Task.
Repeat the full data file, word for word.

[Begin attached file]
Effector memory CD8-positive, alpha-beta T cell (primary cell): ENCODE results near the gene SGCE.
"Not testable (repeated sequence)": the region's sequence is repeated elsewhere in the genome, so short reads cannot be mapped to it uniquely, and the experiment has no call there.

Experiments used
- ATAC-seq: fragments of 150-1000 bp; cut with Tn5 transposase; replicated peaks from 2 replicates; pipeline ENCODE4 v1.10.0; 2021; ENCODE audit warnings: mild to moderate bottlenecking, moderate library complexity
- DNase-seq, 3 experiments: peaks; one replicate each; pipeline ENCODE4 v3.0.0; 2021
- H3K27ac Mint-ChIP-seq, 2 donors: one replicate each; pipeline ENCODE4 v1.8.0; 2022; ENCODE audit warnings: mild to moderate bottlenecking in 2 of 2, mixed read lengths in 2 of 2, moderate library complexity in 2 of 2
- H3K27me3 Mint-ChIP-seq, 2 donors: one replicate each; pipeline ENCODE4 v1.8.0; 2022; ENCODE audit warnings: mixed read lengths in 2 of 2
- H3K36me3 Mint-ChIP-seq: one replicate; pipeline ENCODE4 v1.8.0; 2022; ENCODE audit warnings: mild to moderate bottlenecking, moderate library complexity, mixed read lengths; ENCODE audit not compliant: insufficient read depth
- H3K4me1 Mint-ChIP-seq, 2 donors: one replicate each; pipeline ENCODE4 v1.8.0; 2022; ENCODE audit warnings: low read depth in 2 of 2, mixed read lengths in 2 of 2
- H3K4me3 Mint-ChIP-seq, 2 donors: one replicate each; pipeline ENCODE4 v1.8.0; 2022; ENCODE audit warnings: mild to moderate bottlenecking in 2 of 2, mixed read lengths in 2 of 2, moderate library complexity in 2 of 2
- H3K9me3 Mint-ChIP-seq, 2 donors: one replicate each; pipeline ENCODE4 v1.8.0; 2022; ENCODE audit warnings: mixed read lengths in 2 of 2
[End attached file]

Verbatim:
Effector memory CD8-positive, alpha-beta T cell (primary cell): ENCODE results near the gene SGCE.
"Not testable (repeated sequence)": the region's sequence is repeated elsewhere in the genome, so short reads cannot be mapped to it uniquely, and the experiment has no call there.

Experiments used
- ATAC-seq: fragments of 150-1000 bp; cut with Tn5 transposase; replicated peaks from 2 replicates; pipeline ENCODE4 v1.10.0; 2021; ENCODE audit warnings: mild to moderate bottlenecking, moderate library complexity
- DNase-seq, 3 experiments: peaks; one replicate each; pipeline ENCODE4 v3.0.0; 2021
- H3K27ac Mint-ChIP-seq, 2 donors: one replicate each; pipeline ENCODE4 v1.8.0; 2022; ENCODE audit warnings: mild to moderate bottlenecking in 2 of 2, mixed read lengths in 2 of 2, moderate library complexity in 2 of 2
- H3K27me3 Mint-ChIP-seq, 2 donors: one replicate each; pipeline ENCODE4 v1.8.0; 2022; ENCODE audit warnings: mixed read lengths in 2 of 2
- H3K36me3 Mint-ChIP-seq: one replicate; pipeline ENCODE4 v1.8.0; 2022; ENCODE audit warnings: mild to moderate bottlenecking, moderate library complexity, mixed read lengths; ENCODE audit not compliant: insufficient read depth
- H3K4me1 Mint-ChIP-seq, 2 donors: one replicate each; pipeline ENCODE4 v1.8.0; 2022; ENCODE audit warnings: low read depth in 2 of 2, mixed read lengths in 2 of 2
- H3K4me3 Mint-ChIP-seq, 2 donors: one replicate each; pipeline ENCODE4 v1.8.0; 2022; ENCODE audit warnings: mild to moderate bottlenecking in 2 of 2, mixed read lengths in 2 of 2, moderate library complexity in 2 of 2
- H3K9me3 Mint-ChIP-seq, 2 donors: one replicate each; pipeline ENCODE4 v1.8.0; 2022; ENCODE audit warnings: mixed read lengths in 2 of 2